A first look at new Fells Point restaurant from Fork & Wrench owners

Modern Cook Shop, the restaurant and market from the Fork & Wrench owners, is close to opening.

When Modern Cook Shop opens in Fells Point, you could conceivably walk in a dozen times and never have the same experience. Whether you're grabbing a morning coffee and newspaper, taking a charcuterie plate to go, staying for a a dine-in meal, picking up sugar and butter, or purchasing ingredients to make a menu item at home, the new restaurant and market in the Union Wharf building will have it all.

Modern Cook Shop, the hotly anticipated restaurant and market from the pair that brought Fork & Wrench to Baltimore, is nearing its debut in Fells Point, and it's about as versatile as the city's dining establishments come.

The restaurant-bar-marketplace is situated on the first floor of the Union Wharf apartments at the corner of Wolfe and Thames streets. Owners Andy Gruver and Jason Sanchez, the duo behind Fork & Wrench in Canton, have been working on the space for two years. As with their Boston Street restaurant, every detail in Modern Cook Shop is hand-crafted — from the chairs and tables to the cedar-plank ceilings.

The space at 901 S. Wolfe St. is arranged as a seamless maze of shelves and seating interspersed with four bars — one each for baked goods and coffee, hot dishes, charcuterie, and drinks.

Upon entering, guests will peer through a glass window to the charcuterie bar, with a checkout counter and hostess stand to the left. A refrigerated area and the bakery counter is beyond that, where guests will also be able to pick up newspapers from around the world to peruse while sipping their drinks.

The hot bar sits past the bakery portion on the left side of the restuarant, with the main seating area in the center.

"There's no bad seat really," Gruver said.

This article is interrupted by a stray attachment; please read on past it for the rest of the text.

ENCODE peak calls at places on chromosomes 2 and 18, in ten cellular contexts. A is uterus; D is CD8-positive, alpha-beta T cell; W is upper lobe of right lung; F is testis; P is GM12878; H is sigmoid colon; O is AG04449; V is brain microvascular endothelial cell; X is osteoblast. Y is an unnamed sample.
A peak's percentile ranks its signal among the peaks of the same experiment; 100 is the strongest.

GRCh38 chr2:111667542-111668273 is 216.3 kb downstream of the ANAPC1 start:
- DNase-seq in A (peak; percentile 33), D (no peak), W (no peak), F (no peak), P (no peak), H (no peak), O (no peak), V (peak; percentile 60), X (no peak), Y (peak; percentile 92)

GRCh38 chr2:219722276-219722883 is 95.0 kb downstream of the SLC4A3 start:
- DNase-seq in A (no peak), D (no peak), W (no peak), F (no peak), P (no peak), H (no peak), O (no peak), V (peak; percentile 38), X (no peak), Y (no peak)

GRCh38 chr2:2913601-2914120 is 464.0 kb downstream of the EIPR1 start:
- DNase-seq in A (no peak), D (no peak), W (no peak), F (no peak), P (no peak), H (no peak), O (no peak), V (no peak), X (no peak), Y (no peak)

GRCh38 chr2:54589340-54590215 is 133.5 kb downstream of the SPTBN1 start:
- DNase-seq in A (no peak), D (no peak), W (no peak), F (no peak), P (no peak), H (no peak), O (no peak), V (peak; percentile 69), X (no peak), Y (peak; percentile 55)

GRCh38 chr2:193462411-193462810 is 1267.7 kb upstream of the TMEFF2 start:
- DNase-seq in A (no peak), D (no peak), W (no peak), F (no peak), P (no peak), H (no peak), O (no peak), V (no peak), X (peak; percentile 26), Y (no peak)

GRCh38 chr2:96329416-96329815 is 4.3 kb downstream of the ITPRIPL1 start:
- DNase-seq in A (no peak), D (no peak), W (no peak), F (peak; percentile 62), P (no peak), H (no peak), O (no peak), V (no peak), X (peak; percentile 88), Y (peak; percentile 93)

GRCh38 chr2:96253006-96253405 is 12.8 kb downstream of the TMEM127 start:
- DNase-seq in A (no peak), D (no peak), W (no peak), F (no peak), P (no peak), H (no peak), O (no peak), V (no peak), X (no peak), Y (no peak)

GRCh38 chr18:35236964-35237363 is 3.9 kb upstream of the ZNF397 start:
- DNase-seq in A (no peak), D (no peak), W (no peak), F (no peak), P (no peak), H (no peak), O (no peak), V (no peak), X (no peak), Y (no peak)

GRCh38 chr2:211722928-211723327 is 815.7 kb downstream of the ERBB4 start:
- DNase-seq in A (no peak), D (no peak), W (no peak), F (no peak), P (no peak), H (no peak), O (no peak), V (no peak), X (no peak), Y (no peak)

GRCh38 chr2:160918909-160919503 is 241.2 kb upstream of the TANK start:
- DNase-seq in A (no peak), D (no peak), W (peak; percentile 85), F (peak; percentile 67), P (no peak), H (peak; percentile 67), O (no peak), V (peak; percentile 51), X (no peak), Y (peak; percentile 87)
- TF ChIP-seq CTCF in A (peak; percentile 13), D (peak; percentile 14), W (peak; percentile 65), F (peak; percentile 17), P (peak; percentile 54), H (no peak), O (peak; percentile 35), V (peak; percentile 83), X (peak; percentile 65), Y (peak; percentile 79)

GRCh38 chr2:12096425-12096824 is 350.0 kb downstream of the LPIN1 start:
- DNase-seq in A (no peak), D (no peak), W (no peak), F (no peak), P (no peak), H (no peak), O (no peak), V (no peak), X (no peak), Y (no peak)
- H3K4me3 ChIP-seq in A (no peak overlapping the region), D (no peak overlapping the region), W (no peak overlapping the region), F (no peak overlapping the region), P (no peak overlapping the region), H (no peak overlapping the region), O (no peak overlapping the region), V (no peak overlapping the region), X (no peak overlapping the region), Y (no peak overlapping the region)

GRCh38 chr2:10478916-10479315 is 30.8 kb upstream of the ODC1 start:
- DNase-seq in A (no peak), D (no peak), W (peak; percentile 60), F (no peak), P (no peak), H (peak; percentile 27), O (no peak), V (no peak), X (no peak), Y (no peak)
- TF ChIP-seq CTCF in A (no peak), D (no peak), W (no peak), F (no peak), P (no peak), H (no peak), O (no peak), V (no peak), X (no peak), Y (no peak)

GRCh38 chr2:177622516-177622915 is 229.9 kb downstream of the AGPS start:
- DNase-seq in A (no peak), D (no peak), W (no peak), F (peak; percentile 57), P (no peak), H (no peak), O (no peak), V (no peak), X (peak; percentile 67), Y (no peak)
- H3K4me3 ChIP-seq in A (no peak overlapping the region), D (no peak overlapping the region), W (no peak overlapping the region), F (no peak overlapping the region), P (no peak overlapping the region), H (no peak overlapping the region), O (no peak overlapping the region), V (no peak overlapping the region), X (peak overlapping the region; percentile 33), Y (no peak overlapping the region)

A wet bar in the back of the restaurant has 10 taps — two for barrel-aged cocktails, eight for craft beer. And a path lined by more shelves leads back to the charcuterie bar at the front.

Gruver said they're still pinning down the theme of the cuisine, though chef Brian Lavin said to expect plenty of Mediterranean and Middle Eastern flavors, with a focus on vegetables. The menu will change seasonally, phasing dishes in and out based on customer demand and available ingredients.

All of the ingredients for the menu items will be prepackaged for customers to purchase from the market and cook at home, too. 

The market will carry plenty of food staples with price points similar to Whole Foods. Eventually, Gruver hopes to offer homemade dairy products like butter and yogurt.

The owners are aiming to be open by Christmas but have not yet set a date. By this time next year, Gruver hopes Modern Cook Shop has become a go-to bodega for nearby residents.

And if the restaurant-market combination wasn't enough to make Modern Cook Shop stand out, it plans to add another unique element: room service. 

Residents of the Union Wharf apartments above will be able to order dishes delivered to their door — "the whole hotel experience at home," Gruver said.

He also floated the idea of creating a community supported agriculture (CSA) group for residents, with food delivery once a week.

And because its liquor license covers the entire first floor of the apartment complex, Modern Cook Shop will be able to cater parties within the building.

Open for breakfast, lunch and dinner, the 4,500-square-foot restaurant will heave seating for about 125, with additional tables outside.

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